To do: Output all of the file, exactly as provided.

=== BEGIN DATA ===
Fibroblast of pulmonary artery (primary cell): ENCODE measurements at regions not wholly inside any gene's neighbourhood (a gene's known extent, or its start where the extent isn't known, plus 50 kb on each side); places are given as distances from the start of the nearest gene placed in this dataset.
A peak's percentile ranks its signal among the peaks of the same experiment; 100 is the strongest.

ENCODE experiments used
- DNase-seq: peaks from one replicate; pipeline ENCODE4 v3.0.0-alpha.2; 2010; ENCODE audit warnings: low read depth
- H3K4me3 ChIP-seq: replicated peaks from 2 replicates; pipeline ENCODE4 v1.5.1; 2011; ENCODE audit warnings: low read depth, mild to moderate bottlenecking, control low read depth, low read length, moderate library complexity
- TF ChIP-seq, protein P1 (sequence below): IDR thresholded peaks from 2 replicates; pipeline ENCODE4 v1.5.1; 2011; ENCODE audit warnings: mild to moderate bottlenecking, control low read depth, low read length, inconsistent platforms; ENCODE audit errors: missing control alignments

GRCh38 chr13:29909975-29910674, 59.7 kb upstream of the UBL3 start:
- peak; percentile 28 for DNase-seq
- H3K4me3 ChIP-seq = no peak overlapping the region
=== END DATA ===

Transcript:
Fibroblast of pulmonary artery (primary cell): ENCODE measurements at regions not wholly inside any gene's neighbourhood (a gene's known extent, or its start where the extent isn't known, plus 50 kb on each side); places are given as distances from the start of the nearest gene placed in this dataset.
A peak's percentile ranks its signal among the peaks of the same experiment; 100 is the strongest.

ENCODE experiments used
- DNase-seq: peaks from one replicate; pipeline ENCODE4 v3.0.0-alpha.2; 2010; ENCODE audit warnings: low read depth
- H3K4me3 ChIP-seq: replicated peaks from 2 replicates; pipeline ENCODE4 v1.5.1; 2011; ENCODE audit warnings: low read depth, mild to moderate bottlenecking, control low read depth, low read length, moderate library complexity
- TF ChIP-seq, protein P1 (sequence below): IDR thresholded peaks from 2 replicates; pipeline ENCODE4 v1.5.1; 2011; ENCODE audit warnings: mild to moderate bottlenecking, control low read depth, low read length, inconsistent platforms; ENCODE audit errors: missing control alignments

GRCh38 chr13:29909975-29910674, 59.7 kb upstream of the UBL3 start:
- peak; percentile 28 for DNase-seq
- H3K4me3 ChIP-seq = no peak overlapping the region